School holidays are just around the corner, but books don’t have to be forgotten until the next school year. By reading throughout the holidays, kids will keep their skills up and some reluctant readers may even discover the joy of reading for the first time – when you read because you like it and not because you have to. Here are some simple, but effective ways to encourage your young readers.
Be a reader
You’ll have a hard time convincing your kids that reading is a good thing if they never see you with a book. On the other hand, if you’re a reader, kids get curious about it. My kids often watch my facial expression while a read and ask me about the book. Why am I smiling? Why am I sad? What’s the story about?
Read to your children regularly and they will associate books with love, family, closeness and fun. It can help them see the different world inside books – one of stories and imagination, a world that they will want to tap into on their own.
Keep it fun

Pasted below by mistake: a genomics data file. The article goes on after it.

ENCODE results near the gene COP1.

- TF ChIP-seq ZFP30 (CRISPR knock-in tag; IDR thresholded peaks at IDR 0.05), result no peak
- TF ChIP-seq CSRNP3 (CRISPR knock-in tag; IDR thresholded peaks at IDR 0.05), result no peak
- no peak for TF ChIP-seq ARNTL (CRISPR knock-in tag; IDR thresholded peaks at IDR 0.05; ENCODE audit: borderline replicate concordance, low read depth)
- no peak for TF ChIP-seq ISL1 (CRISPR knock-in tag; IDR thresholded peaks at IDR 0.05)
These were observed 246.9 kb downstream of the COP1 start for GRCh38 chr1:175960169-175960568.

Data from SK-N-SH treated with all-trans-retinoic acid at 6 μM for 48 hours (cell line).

If you’re bored with your own reading when you’re reading together, your children will be bored, too! Use silly voices, ask questions and turn the stories into games. It will keep everyone engaged and happy. For independent readers, fun can mean choosing their own books, trying creative activities based on what they’ve just read and sharing the stories with you.
Take your children to the library
Picking their own books will boost your kids’ sense of independence plus they will be able to follow their own interests and not be limited by what you have at home. Younger kids are also fascinated by the practical aspects of borrowing books, like scanning their own library card and the books at the self checkout.
Make the time for it
Your child won’t be reading if you’re always rushing from one activity to another. Have some time set aside for books and quiet, TV-free play to give reading a chance to make it into your busy schedule.
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